Sever’s Disease: Brisbane Solutions for your Child ‘s Foot Pain and Heel Pain.
Everything you need to know about Sever’s disease and heel pain in children is here. Read on to learn who get it, why it happens and how to treat it.
If the pain is occurring in an adult, see our Plantar Fasciitis section.
What is Sever’s Disease?
Sever’s Disease is a painful condition that affects the heel bone of children during adolescence. It is most common between the ages of 10 to 14 years. It is more common in boys than girls and is most common in active kids. The cause of Sever’s Disease is a mechanical problem discussed below.
Typically, the child will limp while playing sport. The pain often is present the next morning when getting out of bed. While any weight bearing activity can bring on Sever’s Disease, soccer and football seem to be most common.
Fortunately, the majority of sufferers respond very well to treatment. Most kids can return to sport a couple of weeks after receiving proper treatment. If your child is troubled by heel pain, allow us to help you with prompt, proven treatment.
Why does Sever’s disease occur ?
Children’s bones have a cartilage disc called a growth plate. This sits in one or both ends of a bone, but not inside a joint. These areas fuse or turn into bone in the feet at about 16 years of age.
In a perfectly functioning foot the heel strikes the ground in a particular way. The cartilage that is sandwiched between two ends of the heel bone is compressed evenly across the whole surface. Sever’s Disease is most commonly found in kids where the foot rolls in excessively or pronates. The bone is then compressed on an angle that causes a shearing stress on the cartilage plate.
This shearing force causes the growth plate to become inflamed, painful and to swell within its very tight space. This swelling can create a serious problem. The end piece of bone is supplied with blood vessels from the main body of the bone and these pass through the cartilage plate. If the cartilage swells too much, it can close off these vessels and result in avascular necrosis. This is a Latin term meaning tissue death from lack of blood supply.
As this is a growing child, the bone will repair without too much long term effect. However, it will be painful for an extended period usually about two years. Obviously, this is to be avoided as no active child wants to suffer pain nor be forced to sit out of sport for years.
Fortunately, avascular necrosis will almost always have a long lead up time. It is very unlikely that bone will die without several months of increasing pain giving warning of what is to come.
How do you treat Sever’s Disease ?
Treatment often involves using orthotic devices and avoiding specific types of shoes. It is also very important to assess the length of the calf muscles. Short calf muscles are a big contributor to Sever’s Disease and go hand in hand with pronated feet. Incorrect or excessive stretching can make the problem worse, so we will show you how to effectively stretch during our assessment. We may also use a heel lift to help until the stretching program has an effect. Happily, treatment with the podiatrist is very likely to resolve the problem very quickly.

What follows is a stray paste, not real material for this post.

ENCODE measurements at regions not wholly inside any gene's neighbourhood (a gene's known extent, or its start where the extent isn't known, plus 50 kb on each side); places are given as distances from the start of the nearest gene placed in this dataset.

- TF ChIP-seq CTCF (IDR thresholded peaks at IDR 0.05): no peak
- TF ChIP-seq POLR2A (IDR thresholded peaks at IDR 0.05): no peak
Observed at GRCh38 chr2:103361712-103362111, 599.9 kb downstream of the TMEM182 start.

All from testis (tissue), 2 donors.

Should I get an X-ray for Sever’s disease?
Generally, the answer is no. A diagnosis of Sever’s Disease is usually strongly based on the history of the problem and some simple tests we will perform when we assess your child. Added to this, the early signs of Sever’s Disease are not visible on X Ray. The changes that can be seen later occur with actual bone tissue death. We are always aiming to begin treatment well before there is permanent tissue damage and therefore, always hope to resolve this problem before an X-ray would be useful.
Also, in general, like any health professional, we will only take an x-ray if the findings are likely to affect the treatment plan. If we are confident that your child has Sever’s disease, we will lay out a treatment plan to address it. Taking an x-ray is unlikely to confirm the diagnosis and is much more likely to be inconclusive. This step can be unnecessarily confusing for parents as it seems to ‘rule out’ what we think is the problem. It also can be a waste of time where treatment could be commenced and the condition resolved. Added to this is the general rule that we will avoid exposing a child (or indeed an adult) to ionising radiation, even if it is a very small dose, without a potential benefit.
This X Ray shows the diseased cap of bone to the lower right of the picture. The growth plate is the dark strip between the two white parts of bone.
Is Sever’s Disease the right diagnosis?
The answer is a little complicated. Podiatrists generally use this term to describe this condition, pretty much from the first appearance of the pain. True Sever’s Disease though, does involve changes to the bone appreciable on X Ray. It would be more correct to term the early condition Calcaneal Apopysitis, Calcaneal Epiphysitis or Calcaneal Osteochondrosis. We think that putting these under the umbrella of Sever’s Disease is a reasonable thing to do. The term is simpler and more easily remembered by kids and parents.
Sever’s Disease: Heel Pain in Children
This post has been written to answer questions about Sever’s disease treatment and the treatment of severs disease. It pertains to heel pain in children and especially foot pain after sport occurring in kids. This condition may also be known as Calcaneal Epiphysitis, Calcaneal Avascular Necrosis and Osteochondrosis.